The United Nations International Residual Mechanism for Criminal Tribunals (UNIRMCT) has asked the Niger Government to stay the expulsion order of eight Rwandans who were recently given seven days to leave the country.
The UN court group had relocated the group to Niger from a safe house in Tanzania after they were acquitted or served sentences handed by the then UN International Criminal Tribunal for Rwanda(ICTR) over Genocide crimes committed in 1994.
In November 2021, in agreement with the UNIRMCT, Niger had agreed to accept eight Rwandan nationals convicted for their role in the 1994 genocide or acquitted by the ICTR.
Of the eight names listed, four were convicted of crimes during the genocide by the ICTR.
Those who were convicted and served their sentences include former prefect Alphonse Nteziryayo, ex-military intelligence head Anatole Nsengiyumva, and former army officers Tharcisse Muvunyi and Innocent Sagahutu.
The acquitted include: Protais Zigiranyirazo, a brother of former first lady Agathe Habyarimana and was considered to be a prominent figure in the planning of the 1994 genocide against Tutsi. Others are Francois-Xavier Nzuwonemeye, former commander of an elite battalion, ex-transport minister Andre Ntagerura and Prosper Mugiraneza, former civil service minister.
However on December 27, 2021, a Niger ministerial decree formalized their definitive expulsion from Niger, a move that is considered to be a u-turn to the agreement with the UN tribunal.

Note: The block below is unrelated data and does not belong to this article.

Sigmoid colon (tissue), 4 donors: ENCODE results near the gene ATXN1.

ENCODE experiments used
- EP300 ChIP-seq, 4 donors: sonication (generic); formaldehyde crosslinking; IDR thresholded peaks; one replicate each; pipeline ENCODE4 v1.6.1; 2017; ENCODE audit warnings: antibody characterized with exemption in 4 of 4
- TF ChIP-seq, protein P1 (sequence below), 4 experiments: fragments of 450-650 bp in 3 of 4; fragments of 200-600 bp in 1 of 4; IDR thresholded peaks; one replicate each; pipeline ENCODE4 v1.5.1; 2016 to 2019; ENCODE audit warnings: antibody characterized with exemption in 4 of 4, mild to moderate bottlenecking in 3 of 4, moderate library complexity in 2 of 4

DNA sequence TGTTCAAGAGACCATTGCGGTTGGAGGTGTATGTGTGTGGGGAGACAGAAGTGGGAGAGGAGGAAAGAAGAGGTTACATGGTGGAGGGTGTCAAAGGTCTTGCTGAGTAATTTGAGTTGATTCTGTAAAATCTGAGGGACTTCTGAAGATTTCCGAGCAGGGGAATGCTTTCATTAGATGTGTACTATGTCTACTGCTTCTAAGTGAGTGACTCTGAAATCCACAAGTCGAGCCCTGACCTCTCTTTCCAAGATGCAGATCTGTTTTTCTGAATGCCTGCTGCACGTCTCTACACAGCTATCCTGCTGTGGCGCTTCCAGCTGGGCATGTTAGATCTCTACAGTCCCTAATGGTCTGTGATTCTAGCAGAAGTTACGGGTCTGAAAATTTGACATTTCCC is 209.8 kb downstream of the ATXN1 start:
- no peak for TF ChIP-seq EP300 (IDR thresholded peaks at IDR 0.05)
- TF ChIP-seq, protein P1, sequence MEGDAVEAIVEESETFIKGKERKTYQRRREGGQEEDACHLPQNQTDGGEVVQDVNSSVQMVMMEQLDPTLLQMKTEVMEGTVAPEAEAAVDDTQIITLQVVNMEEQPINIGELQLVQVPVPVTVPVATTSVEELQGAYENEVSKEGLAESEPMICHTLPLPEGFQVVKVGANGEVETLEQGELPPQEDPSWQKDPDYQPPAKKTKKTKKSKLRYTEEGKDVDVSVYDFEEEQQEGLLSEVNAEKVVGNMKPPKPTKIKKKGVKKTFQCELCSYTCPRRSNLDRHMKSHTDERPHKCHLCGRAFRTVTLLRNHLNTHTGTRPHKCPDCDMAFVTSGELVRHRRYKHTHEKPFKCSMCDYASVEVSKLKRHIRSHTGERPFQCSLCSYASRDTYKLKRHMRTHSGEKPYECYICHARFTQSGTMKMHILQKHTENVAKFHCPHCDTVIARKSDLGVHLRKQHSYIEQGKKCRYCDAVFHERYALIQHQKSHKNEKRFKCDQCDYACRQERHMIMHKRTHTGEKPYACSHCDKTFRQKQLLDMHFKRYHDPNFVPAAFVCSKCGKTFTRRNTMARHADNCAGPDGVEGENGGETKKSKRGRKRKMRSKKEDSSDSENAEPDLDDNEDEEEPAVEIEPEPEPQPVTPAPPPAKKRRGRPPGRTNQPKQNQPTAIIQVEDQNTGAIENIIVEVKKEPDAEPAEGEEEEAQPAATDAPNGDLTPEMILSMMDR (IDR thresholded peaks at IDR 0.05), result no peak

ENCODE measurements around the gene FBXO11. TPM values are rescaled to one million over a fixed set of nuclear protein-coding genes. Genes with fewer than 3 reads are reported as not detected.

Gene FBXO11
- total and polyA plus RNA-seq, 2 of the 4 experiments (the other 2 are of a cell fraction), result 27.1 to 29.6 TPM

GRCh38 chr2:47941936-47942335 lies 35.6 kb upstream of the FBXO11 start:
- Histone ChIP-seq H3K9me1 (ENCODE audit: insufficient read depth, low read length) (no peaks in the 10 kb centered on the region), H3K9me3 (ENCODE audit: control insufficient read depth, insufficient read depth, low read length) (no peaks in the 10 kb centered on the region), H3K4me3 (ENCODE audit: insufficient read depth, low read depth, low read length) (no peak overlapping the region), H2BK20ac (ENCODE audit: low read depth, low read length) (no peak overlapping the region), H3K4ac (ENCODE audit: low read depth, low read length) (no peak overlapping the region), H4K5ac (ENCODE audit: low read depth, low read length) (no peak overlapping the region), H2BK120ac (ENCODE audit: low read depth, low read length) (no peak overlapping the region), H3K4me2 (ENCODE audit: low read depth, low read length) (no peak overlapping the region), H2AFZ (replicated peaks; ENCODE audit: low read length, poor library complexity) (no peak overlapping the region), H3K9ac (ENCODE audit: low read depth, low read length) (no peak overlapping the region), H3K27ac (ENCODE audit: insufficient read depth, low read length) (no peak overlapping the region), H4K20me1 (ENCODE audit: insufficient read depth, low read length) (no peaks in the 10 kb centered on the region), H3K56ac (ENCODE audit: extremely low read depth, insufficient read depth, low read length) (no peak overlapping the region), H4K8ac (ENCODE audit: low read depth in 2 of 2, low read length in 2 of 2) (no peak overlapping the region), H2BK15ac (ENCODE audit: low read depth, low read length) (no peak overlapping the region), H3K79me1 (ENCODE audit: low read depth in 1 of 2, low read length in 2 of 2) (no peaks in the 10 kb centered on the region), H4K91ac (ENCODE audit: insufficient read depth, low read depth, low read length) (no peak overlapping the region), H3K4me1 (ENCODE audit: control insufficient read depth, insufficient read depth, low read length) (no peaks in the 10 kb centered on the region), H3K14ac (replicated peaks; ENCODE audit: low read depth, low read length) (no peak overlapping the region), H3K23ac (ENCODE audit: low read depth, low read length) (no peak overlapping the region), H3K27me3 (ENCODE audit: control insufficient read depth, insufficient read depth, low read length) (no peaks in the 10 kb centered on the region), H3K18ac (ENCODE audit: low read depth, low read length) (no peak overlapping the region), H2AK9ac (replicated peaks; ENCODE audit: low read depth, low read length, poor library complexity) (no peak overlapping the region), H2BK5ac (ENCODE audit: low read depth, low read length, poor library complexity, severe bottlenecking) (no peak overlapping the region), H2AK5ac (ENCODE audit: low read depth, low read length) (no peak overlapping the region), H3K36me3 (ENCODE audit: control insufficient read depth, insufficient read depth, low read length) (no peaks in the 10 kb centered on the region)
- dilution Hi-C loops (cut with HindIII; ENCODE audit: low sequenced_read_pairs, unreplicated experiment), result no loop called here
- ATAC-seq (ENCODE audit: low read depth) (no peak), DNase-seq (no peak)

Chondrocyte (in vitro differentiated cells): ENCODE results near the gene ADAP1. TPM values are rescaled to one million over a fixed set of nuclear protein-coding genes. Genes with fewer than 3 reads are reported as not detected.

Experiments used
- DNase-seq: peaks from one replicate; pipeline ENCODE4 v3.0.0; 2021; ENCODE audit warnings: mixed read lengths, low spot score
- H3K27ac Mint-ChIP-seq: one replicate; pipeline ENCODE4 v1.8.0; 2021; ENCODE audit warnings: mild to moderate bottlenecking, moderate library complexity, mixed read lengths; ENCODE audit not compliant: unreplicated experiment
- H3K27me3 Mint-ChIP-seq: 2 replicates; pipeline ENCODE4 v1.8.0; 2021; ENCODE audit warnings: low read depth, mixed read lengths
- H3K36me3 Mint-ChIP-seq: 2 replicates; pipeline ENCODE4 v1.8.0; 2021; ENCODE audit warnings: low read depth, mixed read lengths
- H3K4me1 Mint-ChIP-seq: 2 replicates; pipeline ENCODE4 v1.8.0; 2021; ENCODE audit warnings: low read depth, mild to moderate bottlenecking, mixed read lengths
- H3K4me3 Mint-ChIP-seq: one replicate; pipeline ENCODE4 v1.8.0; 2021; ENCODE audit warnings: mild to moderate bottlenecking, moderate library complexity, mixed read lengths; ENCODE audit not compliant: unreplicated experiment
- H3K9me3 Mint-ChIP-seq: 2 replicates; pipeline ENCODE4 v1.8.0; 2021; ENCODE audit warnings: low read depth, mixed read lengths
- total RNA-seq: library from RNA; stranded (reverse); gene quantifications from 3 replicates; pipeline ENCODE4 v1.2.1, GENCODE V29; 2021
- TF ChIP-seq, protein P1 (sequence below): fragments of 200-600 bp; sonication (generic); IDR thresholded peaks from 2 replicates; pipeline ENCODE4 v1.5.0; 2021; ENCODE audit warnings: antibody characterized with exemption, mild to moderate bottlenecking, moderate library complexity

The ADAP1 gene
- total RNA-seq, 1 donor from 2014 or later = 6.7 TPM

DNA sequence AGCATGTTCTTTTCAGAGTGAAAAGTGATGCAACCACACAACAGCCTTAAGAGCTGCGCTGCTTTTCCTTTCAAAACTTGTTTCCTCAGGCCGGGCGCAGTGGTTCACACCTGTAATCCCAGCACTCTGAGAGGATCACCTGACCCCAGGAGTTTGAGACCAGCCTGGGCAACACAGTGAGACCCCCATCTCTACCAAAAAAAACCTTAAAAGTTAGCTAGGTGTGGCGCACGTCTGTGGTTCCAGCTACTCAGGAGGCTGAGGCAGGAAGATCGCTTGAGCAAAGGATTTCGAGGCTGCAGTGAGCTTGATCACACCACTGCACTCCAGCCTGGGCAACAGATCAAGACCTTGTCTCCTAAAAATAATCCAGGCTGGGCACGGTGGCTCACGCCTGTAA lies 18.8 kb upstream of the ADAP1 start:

“The interested parties will be given notice to leave the territory of Niger within seven days,” the Niger minister Internal Affair Hamadou Adamou Souley ordered without indicating where they would be expelled to.
With just hours remaining to the expulsion deadline, the UN Tribunal (on December 31,2021) filled an order to the republic of Niger to stay the expulsion order of relocated persons and order for submissions.
In the file the Tribunal said that the Relocation Agreement envisaged that the relocated Persons stay in Niger for at least one year following relocation, with financial assistance from the Mechanism.
“The Expulsion Order may be in breach of the Relocation Agreement and that it is necessary to order the stay of the execution of the Expulsion Order pending the adjudication of the present matter,” the Tribunal said in part.
The Tribunal also noted that in the Relocation Agreement, it provides that any dispute, controversy, or claim relating to it shall be settled by negotiation or a mutually agreed mode of settlement, of which the Government of Niger will be given an opportunity to be heard.
Whatever the outcomes, the Rwandan Deputy Government Spokesperson, Alain Mukuralinda told the Voice of America (Kinyarwanda) on December 30, that the government of Rwanda will welcome the group that was acquitted or served their terms and will not be prosecuted locally instead will be necessary documentation and reintegrated among other Rwandans.